Judge Steven Rhodes will make a major ruling in Detroit’s ongoing bankruptcy case this week.
Rhodes will decide whether the city can settle an interest-rate swaps deal with two major banks for $85 million.
Detroit had hoped to hedge against interest rates rising when it entered into the swaps deal on some city pension debt in 2006.
But interest rates fell to nearly 0, and Detroit has been forced to shell out about $200 million to UBS and Bank of America since 2009.
The city had secured that deal with casino revenues. Detroit emergency manager Kevyn Orr says getting full access to those revenues is critical to restructuring the bankrupt city, and the city should settle with the banks to kill the arrangement once and for all.
The $85 million offer is the third attempt to settle the matter. Judge Rhodes had rejected two previous , higher settlements as too generous to the banks.
Rhodes has also questioned whether the city should pay anything at all, given that the pension debt deal underlying the swaps agreement might have been illegal.
The city has actually sued to invalidate the whole $1.4 billion in pension debt based on that very argument. But Orr and city lawyers have argued it’s still worthwhile to settle, so the city can gain hold of the casino revenues, and avoid more expensive litigation.
But many city creditors have objected to the deal, arguing in part that it’s unfair to pay the banks anything when all unsecured creditors, including pensioners, face steep cuts.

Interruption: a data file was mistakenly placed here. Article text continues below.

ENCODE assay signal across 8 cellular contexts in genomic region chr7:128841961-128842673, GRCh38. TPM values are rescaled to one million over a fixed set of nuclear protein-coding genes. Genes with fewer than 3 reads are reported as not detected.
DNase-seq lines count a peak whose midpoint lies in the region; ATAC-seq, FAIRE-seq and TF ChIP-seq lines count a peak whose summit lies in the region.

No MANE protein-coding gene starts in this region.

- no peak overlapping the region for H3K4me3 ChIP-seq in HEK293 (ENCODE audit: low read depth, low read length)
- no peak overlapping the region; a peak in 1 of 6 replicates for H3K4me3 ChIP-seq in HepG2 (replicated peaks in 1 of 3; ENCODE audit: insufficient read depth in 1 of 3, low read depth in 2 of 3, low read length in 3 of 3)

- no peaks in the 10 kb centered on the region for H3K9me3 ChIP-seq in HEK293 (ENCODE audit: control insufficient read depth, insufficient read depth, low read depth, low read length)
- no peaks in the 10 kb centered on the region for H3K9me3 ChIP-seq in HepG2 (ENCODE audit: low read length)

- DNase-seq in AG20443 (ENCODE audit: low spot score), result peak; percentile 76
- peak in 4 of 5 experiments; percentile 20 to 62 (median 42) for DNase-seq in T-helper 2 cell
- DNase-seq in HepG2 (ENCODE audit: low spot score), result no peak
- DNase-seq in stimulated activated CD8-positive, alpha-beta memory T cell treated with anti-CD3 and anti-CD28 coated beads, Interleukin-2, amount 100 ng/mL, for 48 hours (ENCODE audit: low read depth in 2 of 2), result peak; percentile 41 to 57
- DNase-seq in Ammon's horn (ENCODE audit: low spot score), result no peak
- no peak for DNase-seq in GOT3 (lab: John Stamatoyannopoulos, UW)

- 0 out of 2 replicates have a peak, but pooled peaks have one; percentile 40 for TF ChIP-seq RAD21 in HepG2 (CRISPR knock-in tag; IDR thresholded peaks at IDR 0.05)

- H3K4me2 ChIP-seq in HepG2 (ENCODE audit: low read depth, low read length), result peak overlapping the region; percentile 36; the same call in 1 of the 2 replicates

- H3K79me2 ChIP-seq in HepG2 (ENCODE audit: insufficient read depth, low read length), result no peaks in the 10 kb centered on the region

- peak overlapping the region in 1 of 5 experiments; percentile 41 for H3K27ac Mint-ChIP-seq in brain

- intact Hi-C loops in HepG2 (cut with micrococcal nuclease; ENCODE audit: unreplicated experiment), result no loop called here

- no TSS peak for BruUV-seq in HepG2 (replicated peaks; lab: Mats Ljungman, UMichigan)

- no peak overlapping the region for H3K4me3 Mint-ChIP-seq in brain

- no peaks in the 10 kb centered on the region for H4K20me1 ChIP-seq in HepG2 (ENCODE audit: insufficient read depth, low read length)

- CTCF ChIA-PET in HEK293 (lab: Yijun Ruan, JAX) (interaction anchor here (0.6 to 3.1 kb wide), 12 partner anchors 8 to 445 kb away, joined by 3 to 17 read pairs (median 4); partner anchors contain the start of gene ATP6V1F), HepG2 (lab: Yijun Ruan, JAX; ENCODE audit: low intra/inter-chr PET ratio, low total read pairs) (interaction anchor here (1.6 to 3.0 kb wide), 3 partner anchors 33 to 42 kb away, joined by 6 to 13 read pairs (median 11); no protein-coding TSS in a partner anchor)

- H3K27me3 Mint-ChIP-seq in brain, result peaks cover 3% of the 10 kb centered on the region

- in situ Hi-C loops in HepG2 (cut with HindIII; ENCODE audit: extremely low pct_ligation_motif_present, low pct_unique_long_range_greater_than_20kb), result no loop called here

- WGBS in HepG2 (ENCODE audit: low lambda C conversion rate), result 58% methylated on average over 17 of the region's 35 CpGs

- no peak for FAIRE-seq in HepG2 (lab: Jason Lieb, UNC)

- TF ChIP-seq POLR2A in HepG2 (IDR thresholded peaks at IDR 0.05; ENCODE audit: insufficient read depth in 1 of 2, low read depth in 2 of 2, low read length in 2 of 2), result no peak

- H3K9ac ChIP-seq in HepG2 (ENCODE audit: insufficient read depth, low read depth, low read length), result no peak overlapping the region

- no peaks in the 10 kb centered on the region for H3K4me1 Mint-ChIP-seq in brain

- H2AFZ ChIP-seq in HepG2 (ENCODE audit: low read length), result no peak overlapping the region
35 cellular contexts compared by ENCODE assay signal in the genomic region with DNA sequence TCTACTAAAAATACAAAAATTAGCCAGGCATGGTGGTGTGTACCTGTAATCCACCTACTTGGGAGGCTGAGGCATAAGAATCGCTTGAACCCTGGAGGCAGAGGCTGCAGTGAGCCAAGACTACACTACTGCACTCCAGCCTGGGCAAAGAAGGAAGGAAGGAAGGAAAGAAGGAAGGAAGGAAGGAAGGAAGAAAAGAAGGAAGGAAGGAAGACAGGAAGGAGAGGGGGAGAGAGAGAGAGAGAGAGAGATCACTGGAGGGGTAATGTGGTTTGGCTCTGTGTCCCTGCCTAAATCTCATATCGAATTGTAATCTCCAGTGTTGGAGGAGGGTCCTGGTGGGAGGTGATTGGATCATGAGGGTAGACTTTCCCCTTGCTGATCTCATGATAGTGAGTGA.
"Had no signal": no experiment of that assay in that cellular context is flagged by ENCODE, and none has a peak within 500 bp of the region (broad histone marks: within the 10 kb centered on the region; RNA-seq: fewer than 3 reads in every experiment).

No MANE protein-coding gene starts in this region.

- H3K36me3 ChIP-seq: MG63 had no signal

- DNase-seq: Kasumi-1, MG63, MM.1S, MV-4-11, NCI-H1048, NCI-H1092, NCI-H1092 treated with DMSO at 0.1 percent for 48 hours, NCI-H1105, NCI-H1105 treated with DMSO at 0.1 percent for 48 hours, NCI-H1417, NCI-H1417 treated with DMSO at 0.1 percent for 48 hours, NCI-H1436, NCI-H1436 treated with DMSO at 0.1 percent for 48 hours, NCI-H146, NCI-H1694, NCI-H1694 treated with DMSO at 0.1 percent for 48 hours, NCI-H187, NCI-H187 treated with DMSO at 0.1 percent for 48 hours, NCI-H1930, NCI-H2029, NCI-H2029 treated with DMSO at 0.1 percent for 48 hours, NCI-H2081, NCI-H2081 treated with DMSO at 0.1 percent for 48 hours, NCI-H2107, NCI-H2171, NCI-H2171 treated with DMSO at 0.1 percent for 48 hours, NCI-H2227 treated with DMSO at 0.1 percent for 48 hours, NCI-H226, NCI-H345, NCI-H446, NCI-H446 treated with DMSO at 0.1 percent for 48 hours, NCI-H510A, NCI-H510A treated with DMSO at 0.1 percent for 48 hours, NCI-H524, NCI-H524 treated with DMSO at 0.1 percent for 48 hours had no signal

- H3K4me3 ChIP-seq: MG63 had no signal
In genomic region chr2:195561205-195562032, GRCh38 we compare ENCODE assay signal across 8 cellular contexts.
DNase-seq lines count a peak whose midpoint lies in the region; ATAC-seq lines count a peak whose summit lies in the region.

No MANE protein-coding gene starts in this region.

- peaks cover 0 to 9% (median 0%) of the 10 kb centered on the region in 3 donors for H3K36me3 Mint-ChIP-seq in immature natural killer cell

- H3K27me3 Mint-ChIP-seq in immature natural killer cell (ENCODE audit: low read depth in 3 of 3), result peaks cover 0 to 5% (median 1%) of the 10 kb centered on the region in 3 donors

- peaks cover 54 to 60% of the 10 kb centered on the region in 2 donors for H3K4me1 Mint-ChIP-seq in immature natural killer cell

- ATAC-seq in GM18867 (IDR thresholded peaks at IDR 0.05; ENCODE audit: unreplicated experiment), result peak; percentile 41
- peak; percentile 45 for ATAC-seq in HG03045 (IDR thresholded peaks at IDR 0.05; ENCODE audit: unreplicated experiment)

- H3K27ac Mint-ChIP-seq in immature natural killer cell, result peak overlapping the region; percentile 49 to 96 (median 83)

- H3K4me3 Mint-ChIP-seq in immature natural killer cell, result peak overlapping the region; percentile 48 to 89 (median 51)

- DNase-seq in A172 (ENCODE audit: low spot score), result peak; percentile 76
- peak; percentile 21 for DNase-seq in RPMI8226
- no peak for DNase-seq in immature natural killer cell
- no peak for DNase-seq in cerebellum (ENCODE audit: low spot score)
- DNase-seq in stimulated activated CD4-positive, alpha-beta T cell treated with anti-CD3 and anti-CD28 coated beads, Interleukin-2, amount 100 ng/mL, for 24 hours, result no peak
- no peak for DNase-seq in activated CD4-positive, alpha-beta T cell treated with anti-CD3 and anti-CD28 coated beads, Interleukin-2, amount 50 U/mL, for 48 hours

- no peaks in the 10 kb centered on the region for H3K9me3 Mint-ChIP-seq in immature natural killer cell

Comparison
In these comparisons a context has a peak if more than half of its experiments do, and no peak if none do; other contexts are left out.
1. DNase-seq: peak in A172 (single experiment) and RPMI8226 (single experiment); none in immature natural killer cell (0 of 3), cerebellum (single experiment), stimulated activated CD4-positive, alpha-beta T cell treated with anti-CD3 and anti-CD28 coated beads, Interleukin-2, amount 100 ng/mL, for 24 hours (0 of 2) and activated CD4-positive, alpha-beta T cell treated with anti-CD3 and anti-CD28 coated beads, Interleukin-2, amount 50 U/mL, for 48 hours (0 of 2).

After hearing arguments last week, Rhodes indicated he’ll rule on the matter Friday.
Rhodes also approved Orr’s effort to secure a $120 million loan from the British financial firm Barclays last week.
Orr had initially sought to borrow about $300 million from Barclays, and use the majority of that money to pay off the swaps deal.
But the deal that Rhodes approved is only for a “quality of life” loan. Orr’s office says it will pump much-needed funds into city services.
Detroit interim finance director John Naglick assured city officials that’s where the money would go.
“This has to be for quality of life,” Naglick told the Detroit City Council last month. “We have to report it to a data room. People are going to be watching us, to make sure that we use this for what we said we were going to use this for.”
City officials say most of the money will go toward upgrading the police and fire fleets, and blight elimination efforts. The allocations are outlined in Orr’s revised bankruptcy restructuring blueprint, also submitted to the court last week.
There had been some concern over the loan terms. They include the possibility of an interest-rate spike if the city defaults, and use city income tax revenues as collateral.
Orr also told the court last week that Detroit hopes to emerge from bankruptcy by mid-October.